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-   -   swap partition size? (http://www.linuxquestions.org/questions/linux-newbie-8/swap-partition-size-102209/)

Toker 10-09-2003 04:14 PM

swap partition size?
 
I've got 1GB 2700 ddram and a crap load of unpartitioned space. I reading alot of things that claim with that much ram, I don't need a swap drive, but could it really hurt? With programs growing in size, I'd feel safer with a "back-up" swap drive, and I'm just wondering how big I should make the partition... half, equal or twice the ram size seems to be the obvious options...

Any opinions?

jowid 10-09-2003 04:21 PM

Mine swap space has the same size as the ram in my machine. And i have got no problems.

Maybe this helps you.

Greetings,
Jochen

rshaw 10-09-2003 04:33 PM

it used to be 2 x ram, but that really only applies to low mem machines. 250MB-500MB will work fine

Gill Bates 10-09-2003 04:35 PM

i go about 700mb just in case;
only saw it using 600 once, but that was when one of my apps was running out of control :O

trickykid 10-09-2003 05:12 PM

I tend to make mine from 100mb to 200mb.. Most of the time I'm wasting space with that even as its rarely touched.

Desktop machine with normal apps and you got over 128 megs of ram, go with 100 to 125 mb for swap.

Server with many many users, use double your RAM or no more than a gig or so.. that's if you got the hard drive space, etc.

car313 10-09-2003 09:39 PM

1 gb ram seems plenty. so from what i have heard, you dont really need a swap partition unless of course the install procedure is bent on asking for some swap space.

car313

trickykid 10-09-2003 11:13 PM

Quote:

Originally posted by car313
1 gb ram seems plenty. so from what i have heard, you dont really need a swap partition unless of course the install procedure is bent on asking for some swap space.

car313

Its still in the best interest to create a swap partition, even if you have 4 GB of RAM... I would only recommend a 100 meg size swap at a minimum and maximum in all cases.

J.W. 10-11-2003 12:48 AM

I've got 1GB of RAM on my rig with a 256Mg swap file. The swap file hardly ever gets touched, and when it does, it's a very minimal impact. The way I look at it is with the large drives these days, a couple hundred meg won't make much difference one way or the other, but at the same time, why waste space unnecessarily. From what I've seen, and what other posters have noted, is that the "double the RAM" guideline is obsolete, and generally either 256Mg or 512Mg of swap ought to be sufficient no matter how much RAM you've got.

All I can say is that for me, 256Mg has been way more than enough. -- J.W.

Gill Bates 10-11-2003 02:23 AM

unless u are in development and ur own apps can go wrong ... :)

robotoverflow 10-11-2003 11:41 AM

Since you have 1GB of RAM I doubt that the swap would even be used that much, no matter what you use that system for. You should be able to set it to around 50MB and not feel any loss of performance. Mind you, that's a safe figure, you could probably go lower. If you find out that you do need a larger swap there are ways to work out how large it has to be.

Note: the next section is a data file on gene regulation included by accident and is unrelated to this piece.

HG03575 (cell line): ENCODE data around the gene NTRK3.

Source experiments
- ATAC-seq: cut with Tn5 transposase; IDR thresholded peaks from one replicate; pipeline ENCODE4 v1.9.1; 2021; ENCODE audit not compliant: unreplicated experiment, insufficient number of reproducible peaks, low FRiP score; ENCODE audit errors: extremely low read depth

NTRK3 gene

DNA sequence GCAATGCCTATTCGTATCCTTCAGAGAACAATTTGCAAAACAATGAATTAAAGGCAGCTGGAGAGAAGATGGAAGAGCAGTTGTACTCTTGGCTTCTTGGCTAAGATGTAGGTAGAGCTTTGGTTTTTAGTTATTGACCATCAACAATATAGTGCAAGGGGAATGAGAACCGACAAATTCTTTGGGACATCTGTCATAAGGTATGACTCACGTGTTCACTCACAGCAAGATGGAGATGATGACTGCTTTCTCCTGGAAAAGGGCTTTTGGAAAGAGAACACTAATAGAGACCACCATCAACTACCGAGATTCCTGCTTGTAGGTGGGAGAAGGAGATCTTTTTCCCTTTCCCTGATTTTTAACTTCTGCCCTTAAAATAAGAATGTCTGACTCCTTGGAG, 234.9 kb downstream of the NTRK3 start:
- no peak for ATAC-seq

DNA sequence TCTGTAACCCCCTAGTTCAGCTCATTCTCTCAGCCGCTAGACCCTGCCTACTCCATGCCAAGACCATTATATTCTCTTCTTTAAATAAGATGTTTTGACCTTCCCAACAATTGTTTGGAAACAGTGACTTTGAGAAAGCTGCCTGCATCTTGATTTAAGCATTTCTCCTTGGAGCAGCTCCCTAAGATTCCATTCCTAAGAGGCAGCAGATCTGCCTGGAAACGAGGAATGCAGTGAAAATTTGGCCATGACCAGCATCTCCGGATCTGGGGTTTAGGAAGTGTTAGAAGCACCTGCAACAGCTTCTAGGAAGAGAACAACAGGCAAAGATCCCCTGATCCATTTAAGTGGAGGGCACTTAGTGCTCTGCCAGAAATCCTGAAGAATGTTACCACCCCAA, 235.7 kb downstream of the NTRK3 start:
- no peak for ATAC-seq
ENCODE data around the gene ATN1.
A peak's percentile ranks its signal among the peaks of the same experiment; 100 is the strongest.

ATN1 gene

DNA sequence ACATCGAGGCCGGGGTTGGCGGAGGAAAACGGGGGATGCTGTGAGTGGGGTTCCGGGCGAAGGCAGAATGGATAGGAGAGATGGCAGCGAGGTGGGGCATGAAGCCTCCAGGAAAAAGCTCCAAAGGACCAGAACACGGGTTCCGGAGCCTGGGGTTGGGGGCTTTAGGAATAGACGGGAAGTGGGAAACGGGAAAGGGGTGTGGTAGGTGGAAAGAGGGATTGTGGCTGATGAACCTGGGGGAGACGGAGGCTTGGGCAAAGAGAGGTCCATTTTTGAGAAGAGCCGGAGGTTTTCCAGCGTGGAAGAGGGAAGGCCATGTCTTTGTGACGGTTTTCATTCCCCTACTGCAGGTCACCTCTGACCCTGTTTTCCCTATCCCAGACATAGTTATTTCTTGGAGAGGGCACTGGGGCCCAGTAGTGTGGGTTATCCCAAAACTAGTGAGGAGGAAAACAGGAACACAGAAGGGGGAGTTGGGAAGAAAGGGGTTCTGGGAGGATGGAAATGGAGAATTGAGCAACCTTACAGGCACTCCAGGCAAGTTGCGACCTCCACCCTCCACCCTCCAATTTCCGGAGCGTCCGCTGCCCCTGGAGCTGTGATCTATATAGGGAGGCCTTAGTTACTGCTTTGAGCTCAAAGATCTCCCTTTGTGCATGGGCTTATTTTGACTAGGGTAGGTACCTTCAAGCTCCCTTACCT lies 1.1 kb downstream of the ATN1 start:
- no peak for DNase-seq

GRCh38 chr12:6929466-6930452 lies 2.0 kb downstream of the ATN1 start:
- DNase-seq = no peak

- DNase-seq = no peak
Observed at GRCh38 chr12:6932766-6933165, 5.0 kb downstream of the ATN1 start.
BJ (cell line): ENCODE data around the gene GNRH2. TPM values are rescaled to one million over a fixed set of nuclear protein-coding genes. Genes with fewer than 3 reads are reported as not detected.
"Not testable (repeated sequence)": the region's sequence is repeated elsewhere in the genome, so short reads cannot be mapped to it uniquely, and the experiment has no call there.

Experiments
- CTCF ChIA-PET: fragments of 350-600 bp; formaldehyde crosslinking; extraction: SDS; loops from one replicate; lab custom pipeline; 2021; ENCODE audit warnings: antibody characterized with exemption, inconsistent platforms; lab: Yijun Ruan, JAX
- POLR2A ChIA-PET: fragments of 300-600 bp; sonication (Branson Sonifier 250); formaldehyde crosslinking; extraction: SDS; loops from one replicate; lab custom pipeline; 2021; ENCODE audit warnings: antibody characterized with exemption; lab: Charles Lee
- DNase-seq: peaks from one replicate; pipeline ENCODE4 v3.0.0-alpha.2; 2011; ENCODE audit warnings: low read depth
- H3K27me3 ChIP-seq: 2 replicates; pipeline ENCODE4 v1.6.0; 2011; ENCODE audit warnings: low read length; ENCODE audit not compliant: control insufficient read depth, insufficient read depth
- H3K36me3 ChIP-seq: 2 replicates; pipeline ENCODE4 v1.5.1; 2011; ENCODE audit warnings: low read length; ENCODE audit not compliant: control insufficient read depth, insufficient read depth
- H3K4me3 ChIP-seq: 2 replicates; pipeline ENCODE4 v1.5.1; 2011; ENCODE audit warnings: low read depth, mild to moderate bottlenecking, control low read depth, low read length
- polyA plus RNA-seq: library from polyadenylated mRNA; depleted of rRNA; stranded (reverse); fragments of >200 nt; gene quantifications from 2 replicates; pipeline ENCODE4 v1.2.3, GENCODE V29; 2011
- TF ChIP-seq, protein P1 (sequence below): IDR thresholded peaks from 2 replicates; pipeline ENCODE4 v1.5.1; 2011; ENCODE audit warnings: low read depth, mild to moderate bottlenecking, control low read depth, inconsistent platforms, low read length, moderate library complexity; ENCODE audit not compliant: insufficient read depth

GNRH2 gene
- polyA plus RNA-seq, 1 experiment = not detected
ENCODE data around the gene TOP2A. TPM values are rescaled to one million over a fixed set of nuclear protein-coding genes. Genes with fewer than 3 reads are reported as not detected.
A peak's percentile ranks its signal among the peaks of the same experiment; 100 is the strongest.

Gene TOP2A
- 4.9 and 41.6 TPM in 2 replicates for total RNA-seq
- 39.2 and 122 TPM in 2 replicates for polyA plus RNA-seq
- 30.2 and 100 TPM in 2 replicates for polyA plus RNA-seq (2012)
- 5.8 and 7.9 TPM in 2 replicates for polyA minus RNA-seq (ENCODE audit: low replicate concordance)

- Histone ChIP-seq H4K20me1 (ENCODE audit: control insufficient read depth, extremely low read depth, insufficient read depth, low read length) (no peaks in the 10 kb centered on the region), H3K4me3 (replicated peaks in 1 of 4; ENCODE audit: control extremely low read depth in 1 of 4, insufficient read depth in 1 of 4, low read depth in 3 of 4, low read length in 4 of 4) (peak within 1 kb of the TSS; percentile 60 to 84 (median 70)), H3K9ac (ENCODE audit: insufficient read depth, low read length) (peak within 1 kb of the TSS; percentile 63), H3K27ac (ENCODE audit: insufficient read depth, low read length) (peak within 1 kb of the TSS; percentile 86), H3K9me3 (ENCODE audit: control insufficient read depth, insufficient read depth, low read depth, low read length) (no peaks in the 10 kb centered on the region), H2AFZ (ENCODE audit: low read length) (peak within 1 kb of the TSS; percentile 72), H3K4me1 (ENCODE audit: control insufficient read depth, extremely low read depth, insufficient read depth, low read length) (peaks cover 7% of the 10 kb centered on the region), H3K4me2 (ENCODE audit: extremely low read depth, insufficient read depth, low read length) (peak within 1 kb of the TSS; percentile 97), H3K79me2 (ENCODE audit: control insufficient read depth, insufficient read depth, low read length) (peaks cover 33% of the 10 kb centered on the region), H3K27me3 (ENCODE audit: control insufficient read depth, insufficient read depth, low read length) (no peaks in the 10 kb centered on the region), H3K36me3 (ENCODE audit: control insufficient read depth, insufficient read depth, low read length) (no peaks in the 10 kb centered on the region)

The amount of swap you need depends on what you're using it for and how much Memory you have. You can usually work out how much you need by estimating how much memory is required in total (physical & virtual) and subtracting the amount of physical Memory you currently have. The remainder is what your Swap size should be. It's good for system performance if you can hit that 'sweet spot', since a swap that's too large will be slower to read & write to at times, and that's a bad thing.

Estimating how much you need in total is the hard bit, since you never really do the exact same thing ALL the time on systems such as workstations or multimedia machines. You have to work out what the worst case scenario is regarding ram requirements and set the swap so it can deal with it if need be. If you have no idea what the amount you require is, your best bet is to over-estimate and set the swap, test it out by running your system under load, and then resizing it to a smaller size if you feel that your system wouldn't lose any performance.

Gill Bates 10-11-2003 12:40 PM

do large swap sizes slow down performance?

robotoverflow 10-11-2003 12:52 PM

Well it depends on what you're doing I guess. If you're playing games (like Quake 3, etc) or multitasking like crazy, then yeah, going overboard with the size can effect your performance. There's an article at www.adriansrojakpot.com that goes into detail about swap file optimisation. I can't remember if it covers swap files in linux but it should still be very relevent.

Gill Bates 10-11-2003 02:27 PM

isnt that windows specific though?

robotoverflow 10-11-2003 02:54 PM

Quote:

Originally posted by robotoverflow
I can't remember if it covers swap files in linux but it should still be very relevent.

Gill Bates 10-12-2003 07:43 AM

well given the drastically different virtual memory management of windows and linux i would not say it is relevant at all

:twocents:


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